Advertising is a big industry, we can use add supported services, we can earn money by having others click on our adds, we can even earn money with viewing adds in some programs.
I like to think “free” means something sucks. I sure know great free services but if they offer a payed product it almost always is better as..
I also think the person viewing the adds is doing the work. An add powered service may appear free, in reality they earn add revenue. This may or may not be more as enough it doesn’t matter, it’s still the viewers money in the developers pocket. I figure we are old enough to buy our own things? We are more as capable to judge and pay what things cost.
Now that made me think… “What if free things could be dramatically improved by charging a small fee?”
I imagine a blog posting could cost money. 50 cent or 2 € for posting it – that would be something I could afford.
I imagine a page stuffed with advertisement would be acceptable if the viewer earns money by viewing it.
- just the 2 ideas so far would mean A Blogger has to visit 3-20 blogs to earn back his posting. I would be even more motivated to view the new posts knowing the bloggers payed to post em.
I imagine a comment could cost 10 cent? Why not? It sounds like it makes sense? no?
If a comment would cost 5 € I would expect a serious reply? If that doesn’t appear others can see how it doesn’t. Deleting a comment should return the credit to it’s owner.
Google questions works some whut like that but that community is build from people in the mood to be helped or in the mood to be payed.
For bloggers it would only present some means to be taken more seriously.
I can’t help but think that a lot of people would be happy to earn a few coins by viewing your blog. Just imagine earning 20 cents by reading this posting. That would be fun! (Google makes around 5$ for each search result you view)
Not-free could also mean getting payed for writing posts. I’ve seen programs offer 300 000 articles about almost any subject, reading those mass generated writings gave me the shivers. It was cold and death-boring content, really scary! So, I figure paying to post and earning by reading could be a formula. Greedy people can shut up and serious questions can be answered.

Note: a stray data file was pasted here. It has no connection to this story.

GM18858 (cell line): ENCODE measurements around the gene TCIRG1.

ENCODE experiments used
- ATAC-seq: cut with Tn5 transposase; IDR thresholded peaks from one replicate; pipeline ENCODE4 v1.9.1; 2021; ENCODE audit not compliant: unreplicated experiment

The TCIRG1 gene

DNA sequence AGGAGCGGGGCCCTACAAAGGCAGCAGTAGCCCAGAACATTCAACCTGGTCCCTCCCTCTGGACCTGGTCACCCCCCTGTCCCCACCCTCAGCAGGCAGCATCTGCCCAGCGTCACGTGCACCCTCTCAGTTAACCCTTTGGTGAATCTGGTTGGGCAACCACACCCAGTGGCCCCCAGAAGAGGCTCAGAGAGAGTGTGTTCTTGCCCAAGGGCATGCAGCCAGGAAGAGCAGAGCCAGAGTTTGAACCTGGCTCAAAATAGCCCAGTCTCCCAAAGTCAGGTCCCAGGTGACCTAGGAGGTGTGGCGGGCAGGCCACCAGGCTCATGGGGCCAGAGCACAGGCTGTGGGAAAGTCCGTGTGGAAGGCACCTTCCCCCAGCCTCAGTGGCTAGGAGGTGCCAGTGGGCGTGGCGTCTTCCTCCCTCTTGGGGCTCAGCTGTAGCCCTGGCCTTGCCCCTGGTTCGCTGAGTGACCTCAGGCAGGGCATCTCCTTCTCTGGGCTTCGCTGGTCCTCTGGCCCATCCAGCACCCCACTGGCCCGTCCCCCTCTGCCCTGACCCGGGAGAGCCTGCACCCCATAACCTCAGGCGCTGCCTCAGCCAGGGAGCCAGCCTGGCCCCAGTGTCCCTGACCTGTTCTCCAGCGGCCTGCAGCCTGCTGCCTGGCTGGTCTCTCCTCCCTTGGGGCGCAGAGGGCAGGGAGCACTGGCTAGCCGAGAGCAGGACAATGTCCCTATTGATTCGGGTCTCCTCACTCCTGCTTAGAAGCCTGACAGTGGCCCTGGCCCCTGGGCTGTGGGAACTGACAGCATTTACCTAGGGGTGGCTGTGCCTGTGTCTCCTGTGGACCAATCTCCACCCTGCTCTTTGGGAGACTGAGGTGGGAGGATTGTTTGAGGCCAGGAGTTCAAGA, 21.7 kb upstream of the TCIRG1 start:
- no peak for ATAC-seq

Say it costs 2$ per post, we only have 10 adds per page, and a page view earns 20 cent.
20 cent divided by 10 adds is 2 cent. 2$ divided by 2 cents is 100 adds.
For the add we make a short introduction of our post, possibly with a small image. Then the viewer earns 2 cent for viewing your add and makes another 20 cent by clicking it.
We are not in a hurry so the 100 adds could take a few months to run out. That way the service can create a buffer to balance out the flow.
The advertisers have already payed you 2 cent, you don’t need to click their add. Still if you want you can.
This way it would be easy to store the add-click history and make it search-able for the user.
Building a safe payment system is so hard that filtering out automated surfers before payday is relatively easy. A few simple questions like “click the green dot” will do the trick. If human verification is slow it will happen more often. Posting a comment should be proof enough of being a real person. If the cash balance is low we also ask less questions. If you earn 20 bucks per day you will have to view the pages a bit longer and click few more dots. On the other hand, a user spending more as he earns should not have to do reality check ups.
Some bloggers have far to little to eat, other bloggers have far to few readers for the size of their budget.
Sure, people will create sweat shops to read our blogs. Do we really care? I love the idea people could make a living by reading this shit I write. That would rock the banana boat.
A friend of mine called it a service for rich snobs. I think she forgot we are the rich snobs on this planet. So, lets get your fat lazy ass into the comment box and write a few words for our sweat shoppers. You are obviously not willing to pay them 2 cent each, the least you can do is make a fool out of yourselves here.